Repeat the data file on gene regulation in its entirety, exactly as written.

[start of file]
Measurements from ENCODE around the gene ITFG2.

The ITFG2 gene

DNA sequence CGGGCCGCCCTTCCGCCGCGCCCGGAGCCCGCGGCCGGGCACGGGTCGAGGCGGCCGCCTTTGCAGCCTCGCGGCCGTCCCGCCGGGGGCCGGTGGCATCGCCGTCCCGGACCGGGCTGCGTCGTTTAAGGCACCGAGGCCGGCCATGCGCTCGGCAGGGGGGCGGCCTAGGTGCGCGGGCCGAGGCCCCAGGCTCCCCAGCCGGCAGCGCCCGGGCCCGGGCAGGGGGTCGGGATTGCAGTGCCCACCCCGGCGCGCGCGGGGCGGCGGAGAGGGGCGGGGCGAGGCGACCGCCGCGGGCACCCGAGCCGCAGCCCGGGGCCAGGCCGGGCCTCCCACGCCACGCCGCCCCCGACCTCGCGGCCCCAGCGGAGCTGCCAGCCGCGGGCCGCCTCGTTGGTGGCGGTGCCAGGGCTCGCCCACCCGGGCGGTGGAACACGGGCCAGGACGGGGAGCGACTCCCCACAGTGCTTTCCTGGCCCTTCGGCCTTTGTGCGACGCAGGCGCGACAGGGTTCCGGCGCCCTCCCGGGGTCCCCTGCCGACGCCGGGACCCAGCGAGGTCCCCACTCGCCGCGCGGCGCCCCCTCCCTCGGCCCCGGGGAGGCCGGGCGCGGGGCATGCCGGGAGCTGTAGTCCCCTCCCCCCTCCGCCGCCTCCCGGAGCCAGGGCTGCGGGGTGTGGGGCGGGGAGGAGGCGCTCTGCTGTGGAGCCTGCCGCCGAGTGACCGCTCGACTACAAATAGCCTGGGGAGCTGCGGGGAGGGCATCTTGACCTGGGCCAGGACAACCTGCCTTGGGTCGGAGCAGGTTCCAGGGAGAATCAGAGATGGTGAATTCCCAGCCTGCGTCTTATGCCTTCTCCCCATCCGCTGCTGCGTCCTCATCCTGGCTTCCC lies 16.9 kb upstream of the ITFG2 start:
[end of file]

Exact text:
Measurements from ENCODE around the gene ITFG2.

The ITFG2 gene

DNA sequence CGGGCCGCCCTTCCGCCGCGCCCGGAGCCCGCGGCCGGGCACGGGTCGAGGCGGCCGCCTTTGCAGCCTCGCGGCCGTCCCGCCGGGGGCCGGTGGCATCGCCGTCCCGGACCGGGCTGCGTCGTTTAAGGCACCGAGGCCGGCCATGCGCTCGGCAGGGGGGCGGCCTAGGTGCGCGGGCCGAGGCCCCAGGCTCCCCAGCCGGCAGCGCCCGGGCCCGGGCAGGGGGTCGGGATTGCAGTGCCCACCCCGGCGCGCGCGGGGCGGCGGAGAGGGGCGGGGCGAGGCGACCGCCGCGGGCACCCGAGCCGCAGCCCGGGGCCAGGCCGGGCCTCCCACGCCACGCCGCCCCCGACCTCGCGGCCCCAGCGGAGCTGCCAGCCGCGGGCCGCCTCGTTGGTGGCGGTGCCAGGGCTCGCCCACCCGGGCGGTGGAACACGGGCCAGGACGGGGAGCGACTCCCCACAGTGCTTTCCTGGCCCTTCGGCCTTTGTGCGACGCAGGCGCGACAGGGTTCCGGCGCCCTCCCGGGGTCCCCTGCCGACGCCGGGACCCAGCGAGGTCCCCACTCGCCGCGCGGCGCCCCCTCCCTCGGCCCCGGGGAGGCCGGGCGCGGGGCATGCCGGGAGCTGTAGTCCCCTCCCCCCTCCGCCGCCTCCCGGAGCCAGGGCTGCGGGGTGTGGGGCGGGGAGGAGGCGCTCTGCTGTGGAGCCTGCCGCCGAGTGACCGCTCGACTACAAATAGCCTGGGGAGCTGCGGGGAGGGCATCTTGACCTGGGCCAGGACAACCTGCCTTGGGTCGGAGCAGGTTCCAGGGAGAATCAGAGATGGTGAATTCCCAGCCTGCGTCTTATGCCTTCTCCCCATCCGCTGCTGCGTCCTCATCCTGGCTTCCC lies 16.9 kb upstream of the ITFG2 start: